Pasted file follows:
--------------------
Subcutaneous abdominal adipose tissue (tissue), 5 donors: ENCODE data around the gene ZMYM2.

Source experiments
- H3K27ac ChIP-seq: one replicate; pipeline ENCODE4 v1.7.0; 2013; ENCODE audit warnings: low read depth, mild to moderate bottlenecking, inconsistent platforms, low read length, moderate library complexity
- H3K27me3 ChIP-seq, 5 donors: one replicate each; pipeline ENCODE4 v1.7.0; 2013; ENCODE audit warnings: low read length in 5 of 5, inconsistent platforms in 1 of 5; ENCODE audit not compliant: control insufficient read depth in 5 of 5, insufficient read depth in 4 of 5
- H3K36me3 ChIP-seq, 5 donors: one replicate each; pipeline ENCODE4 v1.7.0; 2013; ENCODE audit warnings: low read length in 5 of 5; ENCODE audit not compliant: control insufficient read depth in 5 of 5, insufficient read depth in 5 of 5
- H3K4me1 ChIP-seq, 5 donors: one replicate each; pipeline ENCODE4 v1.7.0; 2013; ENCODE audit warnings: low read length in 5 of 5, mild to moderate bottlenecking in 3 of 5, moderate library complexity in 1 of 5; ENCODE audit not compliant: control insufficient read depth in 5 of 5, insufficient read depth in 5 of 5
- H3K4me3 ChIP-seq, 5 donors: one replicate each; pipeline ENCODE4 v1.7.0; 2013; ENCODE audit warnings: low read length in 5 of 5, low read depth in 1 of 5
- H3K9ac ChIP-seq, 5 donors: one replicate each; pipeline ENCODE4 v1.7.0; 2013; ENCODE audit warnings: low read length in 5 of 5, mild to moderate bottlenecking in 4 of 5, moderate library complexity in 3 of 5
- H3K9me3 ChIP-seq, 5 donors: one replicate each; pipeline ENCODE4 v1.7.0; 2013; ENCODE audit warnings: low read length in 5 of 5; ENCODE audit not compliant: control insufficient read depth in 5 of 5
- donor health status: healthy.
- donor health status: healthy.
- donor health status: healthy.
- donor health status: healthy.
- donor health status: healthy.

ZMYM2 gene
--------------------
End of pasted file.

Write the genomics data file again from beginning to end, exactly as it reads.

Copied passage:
Subcutaneous abdominal adipose tissue (tissue), 5 donors: ENCODE data around the gene ZMYM2.

Source experiments
- H3K27ac ChIP-seq: one replicate; pipeline ENCODE4 v1.7.0; 2013; ENCODE audit warnings: low read depth, mild to moderate bottlenecking, inconsistent platforms, low read length, moderate library complexity
- H3K27me3 ChIP-seq, 5 donors: one replicate each; pipeline ENCODE4 v1.7.0; 2013; ENCODE audit warnings: low read length in 5 of 5, inconsistent platforms in 1 of 5; ENCODE audit not compliant: control insufficient read depth in 5 of 5, insufficient read depth in 4 of 5
- H3K36me3 ChIP-seq, 5 donors: one replicate each; pipeline ENCODE4 v1.7.0; 2013; ENCODE audit warnings: low read length in 5 of 5; ENCODE audit not compliant: control insufficient read depth in 5 of 5, insufficient read depth in 5 of 5
- H3K4me1 ChIP-seq, 5 donors: one replicate each; pipeline ENCODE4 v1.7.0; 2013; ENCODE audit warnings: low read length in 5 of 5, mild to moderate bottlenecking in 3 of 5, moderate library complexity in 1 of 5; ENCODE audit not compliant: control insufficient read depth in 5 of 5, insufficient read depth in 5 of 5
- H3K4me3 ChIP-seq, 5 donors: one replicate each; pipeline ENCODE4 v1.7.0; 2013; ENCODE audit warnings: low read length in 5 of 5, low read depth in 1 of 5
- H3K9ac ChIP-seq, 5 donors: one replicate each; pipeline ENCODE4 v1.7.0; 2013; ENCODE audit warnings: low read length in 5 of 5, mild to moderate bottlenecking in 4 of 5, moderate library complexity in 3 of 5
- H3K9me3 ChIP-seq, 5 donors: one replicate each; pipeline ENCODE4 v1.7.0; 2013; ENCODE audit warnings: low read length in 5 of 5; ENCODE audit not compliant: control insufficient read depth in 5 of 5
- donor health status: healthy.
- donor health status: healthy.
- donor health status: healthy.
- donor health status: healthy.
- donor health status: healthy.

ZMYM2 gene